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    On Monday, the Maryland Public Service Commission (PSC) ruled that Baltimore Gas & Electric (BGE), Potomac Electric Power Company and Southern Maryland Electric Cooperative provide more advanced options for electric use measuring for homes and businesses.

    In compliance with the ruling, BGE will install smart meters to businesses and homes beginning in April 2013. The smart meters will allow for the utility to more accurately measure electric use in a timely manner as well as be better able to respond to power outages. Customers will benefit through real-time usage measurements that allow them to be better able to actively change their energy use in order to reduce electricity cost.

    Although there is no "convincing evidence" of harm caused from smart meters, some Maryland residents are worried about potential health risks associated with the radio frequency (RF) waves that the smart meters emit. This worry has caused the PSC to look into two options to calm concerned customers:

    1. Customers could opt to continue using their traditional analog meters but at a higher cost.
    2. All customers would be required to accept the installation of the new smart meters, but BGE would have to offer either RF-free or RF-reduced meters for any concerned customer.

    Maryland PSC's Chair and Commissioner, Douglas Nazarian and Kelly Speakes-Backman, opt for the second option, even though both agree that little to no health risks are associated with the smart meters. In a written statement from both: "We are being bombarded by RF from all directions, to a much greater degree than anything an advanced meter could possibly emit." The statement went on to cite microwave ovens, wireless Wi-Fi routers, laptop computers, and cell phones as each emitting far greater RF than as little as one foot from a smart meter.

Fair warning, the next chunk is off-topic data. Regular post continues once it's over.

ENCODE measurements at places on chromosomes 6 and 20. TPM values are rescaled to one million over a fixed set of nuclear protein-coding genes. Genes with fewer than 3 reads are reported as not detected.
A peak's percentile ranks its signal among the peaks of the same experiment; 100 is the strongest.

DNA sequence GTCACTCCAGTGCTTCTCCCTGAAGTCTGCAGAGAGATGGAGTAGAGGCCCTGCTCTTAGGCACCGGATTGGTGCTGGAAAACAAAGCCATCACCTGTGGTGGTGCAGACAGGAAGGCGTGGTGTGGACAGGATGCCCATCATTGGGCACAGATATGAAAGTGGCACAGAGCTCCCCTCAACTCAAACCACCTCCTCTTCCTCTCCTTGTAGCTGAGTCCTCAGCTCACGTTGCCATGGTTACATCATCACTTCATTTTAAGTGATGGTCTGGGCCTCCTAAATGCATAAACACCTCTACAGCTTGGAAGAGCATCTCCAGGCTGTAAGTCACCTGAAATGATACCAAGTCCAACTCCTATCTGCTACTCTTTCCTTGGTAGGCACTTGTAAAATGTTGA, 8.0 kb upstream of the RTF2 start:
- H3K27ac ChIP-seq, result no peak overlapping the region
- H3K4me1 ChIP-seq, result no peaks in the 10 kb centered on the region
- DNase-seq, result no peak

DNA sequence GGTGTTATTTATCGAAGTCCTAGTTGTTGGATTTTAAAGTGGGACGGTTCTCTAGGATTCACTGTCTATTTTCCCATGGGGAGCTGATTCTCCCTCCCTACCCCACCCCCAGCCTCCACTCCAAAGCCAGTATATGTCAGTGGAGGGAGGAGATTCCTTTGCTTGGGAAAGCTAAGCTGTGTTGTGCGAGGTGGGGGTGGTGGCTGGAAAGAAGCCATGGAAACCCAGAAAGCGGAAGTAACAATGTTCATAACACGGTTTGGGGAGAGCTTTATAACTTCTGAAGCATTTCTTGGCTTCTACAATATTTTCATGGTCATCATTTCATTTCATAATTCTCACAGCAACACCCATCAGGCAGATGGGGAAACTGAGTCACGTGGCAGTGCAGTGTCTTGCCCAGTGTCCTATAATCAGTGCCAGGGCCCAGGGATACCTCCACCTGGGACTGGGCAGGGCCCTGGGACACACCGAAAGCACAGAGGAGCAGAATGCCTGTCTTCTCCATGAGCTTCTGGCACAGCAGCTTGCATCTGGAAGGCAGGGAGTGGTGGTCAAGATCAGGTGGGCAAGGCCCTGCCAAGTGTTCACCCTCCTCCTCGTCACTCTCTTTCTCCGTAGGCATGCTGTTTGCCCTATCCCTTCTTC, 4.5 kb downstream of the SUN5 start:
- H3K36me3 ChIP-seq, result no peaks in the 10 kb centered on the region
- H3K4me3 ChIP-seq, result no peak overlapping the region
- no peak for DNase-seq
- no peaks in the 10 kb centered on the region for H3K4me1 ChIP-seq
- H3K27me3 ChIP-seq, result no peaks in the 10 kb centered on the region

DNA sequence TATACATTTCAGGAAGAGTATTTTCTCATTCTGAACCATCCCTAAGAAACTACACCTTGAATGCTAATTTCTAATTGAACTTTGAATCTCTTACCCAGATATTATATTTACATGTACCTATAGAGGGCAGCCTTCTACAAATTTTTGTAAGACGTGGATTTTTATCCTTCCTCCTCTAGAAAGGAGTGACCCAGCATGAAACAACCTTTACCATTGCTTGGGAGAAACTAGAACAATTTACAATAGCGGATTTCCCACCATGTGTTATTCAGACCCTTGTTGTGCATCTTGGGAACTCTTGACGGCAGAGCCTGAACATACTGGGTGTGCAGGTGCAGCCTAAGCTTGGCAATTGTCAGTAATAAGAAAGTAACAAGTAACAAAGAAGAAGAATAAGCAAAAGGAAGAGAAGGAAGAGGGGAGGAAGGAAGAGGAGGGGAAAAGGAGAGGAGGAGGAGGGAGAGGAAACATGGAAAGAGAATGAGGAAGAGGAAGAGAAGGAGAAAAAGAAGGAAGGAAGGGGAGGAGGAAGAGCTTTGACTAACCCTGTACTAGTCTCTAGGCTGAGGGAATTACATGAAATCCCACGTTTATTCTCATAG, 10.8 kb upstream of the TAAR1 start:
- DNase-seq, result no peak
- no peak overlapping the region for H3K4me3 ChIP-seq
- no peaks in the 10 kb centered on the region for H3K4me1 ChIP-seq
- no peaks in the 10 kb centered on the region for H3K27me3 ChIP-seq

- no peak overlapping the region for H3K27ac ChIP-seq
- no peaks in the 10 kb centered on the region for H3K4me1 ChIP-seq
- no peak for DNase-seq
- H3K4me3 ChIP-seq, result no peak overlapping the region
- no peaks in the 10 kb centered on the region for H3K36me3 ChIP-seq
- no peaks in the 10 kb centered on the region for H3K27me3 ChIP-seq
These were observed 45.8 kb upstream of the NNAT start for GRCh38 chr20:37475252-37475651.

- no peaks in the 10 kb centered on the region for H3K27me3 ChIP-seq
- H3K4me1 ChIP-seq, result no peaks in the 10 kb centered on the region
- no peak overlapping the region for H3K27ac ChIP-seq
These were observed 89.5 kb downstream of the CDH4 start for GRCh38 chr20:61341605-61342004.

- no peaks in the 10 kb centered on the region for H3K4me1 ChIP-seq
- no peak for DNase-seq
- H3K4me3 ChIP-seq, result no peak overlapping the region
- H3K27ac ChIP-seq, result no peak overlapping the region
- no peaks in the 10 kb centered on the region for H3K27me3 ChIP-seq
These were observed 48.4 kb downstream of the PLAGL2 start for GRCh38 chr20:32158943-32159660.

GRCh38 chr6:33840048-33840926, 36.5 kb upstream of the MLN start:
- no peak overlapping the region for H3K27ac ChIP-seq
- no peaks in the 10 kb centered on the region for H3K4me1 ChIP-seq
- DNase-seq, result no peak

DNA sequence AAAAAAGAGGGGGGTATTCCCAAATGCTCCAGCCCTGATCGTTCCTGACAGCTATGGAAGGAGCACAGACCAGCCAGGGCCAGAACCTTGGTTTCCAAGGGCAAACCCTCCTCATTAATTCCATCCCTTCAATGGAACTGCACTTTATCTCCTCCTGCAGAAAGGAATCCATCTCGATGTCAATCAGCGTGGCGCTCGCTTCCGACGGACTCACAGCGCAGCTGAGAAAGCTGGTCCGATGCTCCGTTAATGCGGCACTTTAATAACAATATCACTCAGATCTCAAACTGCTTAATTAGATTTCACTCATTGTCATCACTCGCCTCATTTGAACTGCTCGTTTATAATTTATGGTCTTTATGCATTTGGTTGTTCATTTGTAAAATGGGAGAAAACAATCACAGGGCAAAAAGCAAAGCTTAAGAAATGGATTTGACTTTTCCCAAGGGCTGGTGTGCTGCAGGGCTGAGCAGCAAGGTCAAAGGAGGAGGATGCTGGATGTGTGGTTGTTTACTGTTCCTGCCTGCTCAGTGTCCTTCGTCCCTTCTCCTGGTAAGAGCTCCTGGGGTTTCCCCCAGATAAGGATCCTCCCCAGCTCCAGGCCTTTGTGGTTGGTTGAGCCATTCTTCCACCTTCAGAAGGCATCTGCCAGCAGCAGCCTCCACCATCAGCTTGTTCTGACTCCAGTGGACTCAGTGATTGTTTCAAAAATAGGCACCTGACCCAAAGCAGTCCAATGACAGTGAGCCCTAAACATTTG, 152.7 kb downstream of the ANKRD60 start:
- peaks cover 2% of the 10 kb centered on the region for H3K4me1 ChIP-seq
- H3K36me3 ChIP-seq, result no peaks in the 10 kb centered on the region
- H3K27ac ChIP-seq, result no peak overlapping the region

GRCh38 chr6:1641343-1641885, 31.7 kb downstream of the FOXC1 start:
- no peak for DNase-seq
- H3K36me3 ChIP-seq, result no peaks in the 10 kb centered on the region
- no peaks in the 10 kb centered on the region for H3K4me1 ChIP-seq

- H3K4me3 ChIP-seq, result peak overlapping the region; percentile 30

Allowing customers to opt out, the two stated, would increase costs for the utilities because two separate systems for measuring electricity would likely have to be created and managed (and it is safe to assume that these costs would be passed along to all BGE customers).

    BGE and the other utilities are required to submit information on pricing for each of these options by July 2013. Until an option is chosen, customers are able to opt out of the smart meter program for now. This can be done by contacting the utility.